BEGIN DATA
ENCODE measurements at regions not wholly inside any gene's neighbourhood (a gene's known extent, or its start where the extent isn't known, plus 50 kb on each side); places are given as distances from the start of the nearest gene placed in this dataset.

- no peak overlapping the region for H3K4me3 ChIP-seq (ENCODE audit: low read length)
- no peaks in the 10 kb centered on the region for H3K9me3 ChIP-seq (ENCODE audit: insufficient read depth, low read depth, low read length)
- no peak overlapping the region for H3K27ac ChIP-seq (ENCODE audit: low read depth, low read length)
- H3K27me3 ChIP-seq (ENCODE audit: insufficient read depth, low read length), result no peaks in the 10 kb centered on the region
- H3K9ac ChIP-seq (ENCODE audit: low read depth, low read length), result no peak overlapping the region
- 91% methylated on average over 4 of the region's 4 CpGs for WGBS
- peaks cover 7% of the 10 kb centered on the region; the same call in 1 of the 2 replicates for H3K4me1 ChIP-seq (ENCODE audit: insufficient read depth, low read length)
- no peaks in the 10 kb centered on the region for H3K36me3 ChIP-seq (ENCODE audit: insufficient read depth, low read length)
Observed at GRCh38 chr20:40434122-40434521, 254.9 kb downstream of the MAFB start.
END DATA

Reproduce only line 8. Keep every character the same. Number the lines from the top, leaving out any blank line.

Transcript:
- peaks cover 7% of the 10 kb centered on the region; the same call in 1 of the 2 replicates for H3K4me1 ChIP-seq (ENCODE audit: insufficient read depth, low read length)